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Published:November 9th, 2007 15:34 EST
November 9 - Around The World

November 9 - Around The World

By Krzys Wasilewski


MOGADISHU, Somalia. At least 50 people have been killed and 50 more have been wounded within 24 hours since the start of fighting between rebel groups and Ethiopian forces. According to witnesses, the fighting erupted when two Ethiopian soldiers had been killed and their bodies mutilated on the streets of Mogadishu.

The Somali government has been restored to power early this year, with the backup of Ethiopia. Addis Ababa provided thousands of soldiers and equipment and together with governmental forces managed to oust the Islamic rebels controlling the country since summer 2006.

Somalia has been without an effective government since 1991 when the long-time dictator, Siad Barre, was toppled by warlords. Two years later, the US marines arrived in Mogadishu to bring stabilization, but after heavy clashes with the warlords, US President Bill Clinton decided to withdraw the troops.


PORT-AU-PRINCE, Haiti. It may take years until United Nations forces will withdraw from Haiti, admitted the mission’s new chief, Hedi Annabi. The Associated Press quotes him as saying: „The security situation is extremely fragile (…) You don't create a security force, a police force, in two or three years. ... It takes 10, 15, 20 years.” At present, the UN contingent consists of almost 8,000 soldiers, mainly from Asian countries.

The UN had to intervene when President Jean-Bertrand Aristide was disposed of his office by an armed uprising in 2004. Since then, the streets of capital and other cities have resembled war-shattered African countries then the second democracy in the Western Hemisphere.

Many Haitians blame for the present situation the United States, which had been trying to get rid of Aristide for a long time.


ISLAMABAD, Pakistan. A day after President Musharraf calmed the public saying that the 2008 February parliamentary election would not be postponed; Pakistan is still teetering on the verge of political collapse. Benazir Bhutto, the former prime minister and now opposition leader, found herself under house arrest today as dozens of police officers cordoned off her Islamabad mansion. Around 5,000 people gathered around Bhutto’s house to voice their support for her and try to remove the barbed wire, which had been set up earlier today. Twice the protesters clashed with police officers when Bhutto was attempting to leave for a rally scheduled for Friday. Both times the police managed to disperse the protesters and prevent the former prime minister from leaving her mansion.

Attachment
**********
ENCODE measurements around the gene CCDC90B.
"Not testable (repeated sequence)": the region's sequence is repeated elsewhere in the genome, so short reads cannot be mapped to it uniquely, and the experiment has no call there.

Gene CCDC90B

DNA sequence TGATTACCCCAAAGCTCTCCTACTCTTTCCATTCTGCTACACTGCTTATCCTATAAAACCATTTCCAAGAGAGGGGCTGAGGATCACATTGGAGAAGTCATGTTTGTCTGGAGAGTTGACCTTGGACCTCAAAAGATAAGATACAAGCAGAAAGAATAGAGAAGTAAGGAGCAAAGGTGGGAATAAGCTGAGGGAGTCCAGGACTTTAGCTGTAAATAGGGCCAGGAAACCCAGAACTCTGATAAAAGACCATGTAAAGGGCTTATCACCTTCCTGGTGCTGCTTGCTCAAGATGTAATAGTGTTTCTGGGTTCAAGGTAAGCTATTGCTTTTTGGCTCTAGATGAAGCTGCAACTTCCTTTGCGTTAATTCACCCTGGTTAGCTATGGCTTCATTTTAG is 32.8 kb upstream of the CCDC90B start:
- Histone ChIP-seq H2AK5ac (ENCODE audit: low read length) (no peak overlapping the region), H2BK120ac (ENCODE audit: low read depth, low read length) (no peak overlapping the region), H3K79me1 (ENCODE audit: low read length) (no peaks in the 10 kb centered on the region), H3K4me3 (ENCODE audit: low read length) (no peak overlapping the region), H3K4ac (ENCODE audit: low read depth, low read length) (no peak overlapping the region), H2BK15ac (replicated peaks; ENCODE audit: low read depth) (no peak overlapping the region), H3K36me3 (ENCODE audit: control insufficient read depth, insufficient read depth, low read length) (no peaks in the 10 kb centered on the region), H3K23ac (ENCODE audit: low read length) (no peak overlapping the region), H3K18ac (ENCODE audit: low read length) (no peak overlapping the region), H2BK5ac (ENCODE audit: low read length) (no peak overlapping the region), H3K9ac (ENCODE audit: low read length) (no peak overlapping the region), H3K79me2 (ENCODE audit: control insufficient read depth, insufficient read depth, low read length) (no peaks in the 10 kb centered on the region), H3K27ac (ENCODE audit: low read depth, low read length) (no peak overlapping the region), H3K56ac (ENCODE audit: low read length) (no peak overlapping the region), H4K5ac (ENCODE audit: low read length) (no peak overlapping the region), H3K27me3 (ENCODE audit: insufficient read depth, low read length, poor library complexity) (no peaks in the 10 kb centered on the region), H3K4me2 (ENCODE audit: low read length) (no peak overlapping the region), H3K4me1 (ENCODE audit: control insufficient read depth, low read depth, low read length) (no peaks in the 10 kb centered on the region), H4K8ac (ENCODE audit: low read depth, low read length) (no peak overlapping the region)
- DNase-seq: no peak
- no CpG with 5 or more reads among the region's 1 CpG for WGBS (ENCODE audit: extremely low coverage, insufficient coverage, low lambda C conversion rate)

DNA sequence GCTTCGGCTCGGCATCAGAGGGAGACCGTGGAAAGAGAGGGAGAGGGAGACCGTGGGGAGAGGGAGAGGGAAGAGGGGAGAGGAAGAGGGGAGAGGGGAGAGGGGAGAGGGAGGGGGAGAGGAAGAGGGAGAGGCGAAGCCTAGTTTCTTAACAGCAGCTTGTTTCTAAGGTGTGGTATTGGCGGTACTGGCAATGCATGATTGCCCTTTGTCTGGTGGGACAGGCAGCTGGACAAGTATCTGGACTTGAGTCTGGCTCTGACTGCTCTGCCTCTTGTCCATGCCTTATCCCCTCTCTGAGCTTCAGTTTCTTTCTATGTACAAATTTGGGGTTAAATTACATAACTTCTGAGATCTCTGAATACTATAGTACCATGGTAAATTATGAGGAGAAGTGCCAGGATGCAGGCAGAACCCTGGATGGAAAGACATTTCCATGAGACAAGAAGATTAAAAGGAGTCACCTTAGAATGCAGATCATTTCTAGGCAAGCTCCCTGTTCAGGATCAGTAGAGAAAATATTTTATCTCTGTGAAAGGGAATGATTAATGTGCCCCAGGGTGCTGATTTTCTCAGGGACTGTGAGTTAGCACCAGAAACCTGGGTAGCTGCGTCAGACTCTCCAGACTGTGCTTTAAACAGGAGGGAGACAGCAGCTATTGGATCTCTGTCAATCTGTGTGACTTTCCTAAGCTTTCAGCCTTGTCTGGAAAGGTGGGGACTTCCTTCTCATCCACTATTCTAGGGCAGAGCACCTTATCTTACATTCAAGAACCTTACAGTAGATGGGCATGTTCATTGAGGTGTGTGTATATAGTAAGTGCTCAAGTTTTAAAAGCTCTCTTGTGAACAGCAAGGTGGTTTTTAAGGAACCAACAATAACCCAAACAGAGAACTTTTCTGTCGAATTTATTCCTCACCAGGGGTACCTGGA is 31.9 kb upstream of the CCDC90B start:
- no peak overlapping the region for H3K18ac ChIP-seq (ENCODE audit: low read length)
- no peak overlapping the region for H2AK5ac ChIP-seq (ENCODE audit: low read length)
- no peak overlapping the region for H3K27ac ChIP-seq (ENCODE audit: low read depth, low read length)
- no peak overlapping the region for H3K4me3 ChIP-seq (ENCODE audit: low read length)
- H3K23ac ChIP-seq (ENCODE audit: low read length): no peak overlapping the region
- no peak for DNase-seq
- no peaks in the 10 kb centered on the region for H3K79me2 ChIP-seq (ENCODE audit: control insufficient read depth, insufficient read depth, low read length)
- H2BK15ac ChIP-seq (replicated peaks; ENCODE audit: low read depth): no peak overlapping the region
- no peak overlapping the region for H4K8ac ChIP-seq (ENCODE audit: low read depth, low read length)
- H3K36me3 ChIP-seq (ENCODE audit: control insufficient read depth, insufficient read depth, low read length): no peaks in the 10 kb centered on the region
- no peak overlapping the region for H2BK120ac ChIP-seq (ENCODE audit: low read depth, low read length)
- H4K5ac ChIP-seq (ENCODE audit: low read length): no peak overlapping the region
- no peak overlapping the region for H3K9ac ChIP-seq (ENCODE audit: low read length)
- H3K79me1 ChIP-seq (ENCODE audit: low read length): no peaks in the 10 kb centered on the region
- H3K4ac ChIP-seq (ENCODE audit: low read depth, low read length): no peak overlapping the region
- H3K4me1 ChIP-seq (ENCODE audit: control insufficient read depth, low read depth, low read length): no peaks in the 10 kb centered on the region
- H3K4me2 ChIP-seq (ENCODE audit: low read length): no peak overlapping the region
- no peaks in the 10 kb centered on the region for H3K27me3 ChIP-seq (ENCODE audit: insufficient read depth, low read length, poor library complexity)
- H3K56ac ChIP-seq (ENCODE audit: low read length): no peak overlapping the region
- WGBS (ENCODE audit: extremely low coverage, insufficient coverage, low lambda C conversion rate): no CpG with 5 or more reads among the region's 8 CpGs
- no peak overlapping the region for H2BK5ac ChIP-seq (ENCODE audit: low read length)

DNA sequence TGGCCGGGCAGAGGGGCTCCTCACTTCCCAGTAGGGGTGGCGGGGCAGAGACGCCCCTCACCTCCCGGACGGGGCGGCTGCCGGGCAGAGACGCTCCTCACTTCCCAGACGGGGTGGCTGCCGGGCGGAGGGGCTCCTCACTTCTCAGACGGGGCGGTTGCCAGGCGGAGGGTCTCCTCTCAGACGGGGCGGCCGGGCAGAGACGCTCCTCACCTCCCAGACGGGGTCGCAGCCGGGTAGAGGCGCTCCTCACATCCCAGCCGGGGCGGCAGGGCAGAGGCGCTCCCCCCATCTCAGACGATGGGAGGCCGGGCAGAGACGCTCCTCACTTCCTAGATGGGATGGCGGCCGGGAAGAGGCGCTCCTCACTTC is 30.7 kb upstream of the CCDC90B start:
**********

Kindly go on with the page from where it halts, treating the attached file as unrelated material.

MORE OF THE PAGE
Benazir Bhutto returned to Pakistan only last month after years of exile. Her political career was stopped when General Musharraf snatched power in a military coup.

Also today, six people were killed in two bombings in northern Pakistan. The first one took place in the city of Peshawar, near the home of a governmental official. In the other attack, two soldiers died when a bomb exploded at a military checkpoint.

Last Saturday President Pervez Musharraf announced in a televised address that the constitution was suspended and the emergency rule was introduced. Hundreds of people have been arrested on charges of breaking the ban of gatherings.


AMSTERDAM, The Netherlands. Although the Dutch people are used to the thought of being flooded - almost the entire kingdom lies under the sea level - the Friday tide has caused a true worry among residents of such cities as Rozenburg and Rotterdam. The latter, being Europe’s biggest seaport, has had to close its storm barriers for the first time since they were built in the 1990s. It is estimated that over 50 ships may be affected by the closure.

Dutch oil platforms in the North Sea are experiencing difficulties as most of their workers have been evacuated by helicopters. It was the inevitable move as weather forecasts predicted that the waves might reach the height of almost 70 feet.

In addition, Great Britain has closed a number of its storm barriers and flood defenses as the storm hit the south coast of the British Isles.



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